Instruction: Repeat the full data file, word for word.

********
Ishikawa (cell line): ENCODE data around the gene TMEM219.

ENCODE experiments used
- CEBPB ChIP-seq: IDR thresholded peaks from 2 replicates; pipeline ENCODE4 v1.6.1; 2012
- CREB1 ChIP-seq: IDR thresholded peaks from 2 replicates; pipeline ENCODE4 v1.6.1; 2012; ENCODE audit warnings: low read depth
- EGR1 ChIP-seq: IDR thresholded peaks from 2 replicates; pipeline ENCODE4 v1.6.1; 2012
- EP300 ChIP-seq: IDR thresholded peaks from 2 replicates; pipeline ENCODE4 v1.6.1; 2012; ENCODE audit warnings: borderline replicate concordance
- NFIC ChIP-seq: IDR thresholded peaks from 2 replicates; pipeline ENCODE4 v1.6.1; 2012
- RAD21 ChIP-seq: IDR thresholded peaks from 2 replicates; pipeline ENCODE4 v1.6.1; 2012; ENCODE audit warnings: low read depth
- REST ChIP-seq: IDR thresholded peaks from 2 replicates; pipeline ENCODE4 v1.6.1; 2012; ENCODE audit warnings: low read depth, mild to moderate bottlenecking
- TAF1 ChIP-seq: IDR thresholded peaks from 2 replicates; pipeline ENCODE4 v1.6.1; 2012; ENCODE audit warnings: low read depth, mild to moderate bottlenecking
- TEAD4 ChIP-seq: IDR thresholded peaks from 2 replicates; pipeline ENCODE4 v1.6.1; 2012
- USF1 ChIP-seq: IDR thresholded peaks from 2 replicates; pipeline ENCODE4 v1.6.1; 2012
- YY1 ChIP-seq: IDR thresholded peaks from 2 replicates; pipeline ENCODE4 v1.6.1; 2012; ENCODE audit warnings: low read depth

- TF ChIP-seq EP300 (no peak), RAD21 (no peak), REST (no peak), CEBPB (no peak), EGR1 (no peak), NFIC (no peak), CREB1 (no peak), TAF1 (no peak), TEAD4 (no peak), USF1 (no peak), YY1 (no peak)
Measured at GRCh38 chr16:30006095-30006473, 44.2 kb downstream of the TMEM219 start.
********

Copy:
Ishikawa (cell line): ENCODE data around the gene TMEM219.

ENCODE experiments used
- CEBPB ChIP-seq: IDR thresholded peaks from 2 replicates; pipeline ENCODE4 v1.6.1; 2012
- CREB1 ChIP-seq: IDR thresholded peaks from 2 replicates; pipeline ENCODE4 v1.6.1; 2012; ENCODE audit warnings: low read depth
- EGR1 ChIP-seq: IDR thresholded peaks from 2 replicates; pipeline ENCODE4 v1.6.1; 2012
- EP300 ChIP-seq: IDR thresholded peaks from 2 replicates; pipeline ENCODE4 v1.6.1; 2012; ENCODE audit warnings: borderline replicate concordance
- NFIC ChIP-seq: IDR thresholded peaks from 2 replicates; pipeline ENCODE4 v1.6.1; 2012
- RAD21 ChIP-seq: IDR thresholded peaks from 2 replicates; pipeline ENCODE4 v1.6.1; 2012; ENCODE audit warnings: low read depth
- REST ChIP-seq: IDR thresholded peaks from 2 replicates; pipeline ENCODE4 v1.6.1; 2012; ENCODE audit warnings: low read depth, mild to moderate bottlenecking
- TAF1 ChIP-seq: IDR thresholded peaks from 2 replicates; pipeline ENCODE4 v1.6.1; 2012; ENCODE audit warnings: low read depth, mild to moderate bottlenecking
- TEAD4 ChIP-seq: IDR thresholded peaks from 2 replicates; pipeline ENCODE4 v1.6.1; 2012
- USF1 ChIP-seq: IDR thresholded peaks from 2 replicates; pipeline ENCODE4 v1.6.1; 2012
- YY1 ChIP-seq: IDR thresholded peaks from 2 replicates; pipeline ENCODE4 v1.6.1; 2012; ENCODE audit warnings: low read depth

- TF ChIP-seq EP300 (no peak), RAD21 (no peak), REST (no peak), CEBPB (no peak), EGR1 (no peak), NFIC (no peak), CREB1 (no peak), TAF1 (no peak), TEAD4 (no peak), USF1 (no peak), YY1 (no peak)
Measured at GRCh38 chr16:30006095-30006473, 44.2 kb downstream of the TMEM219 start.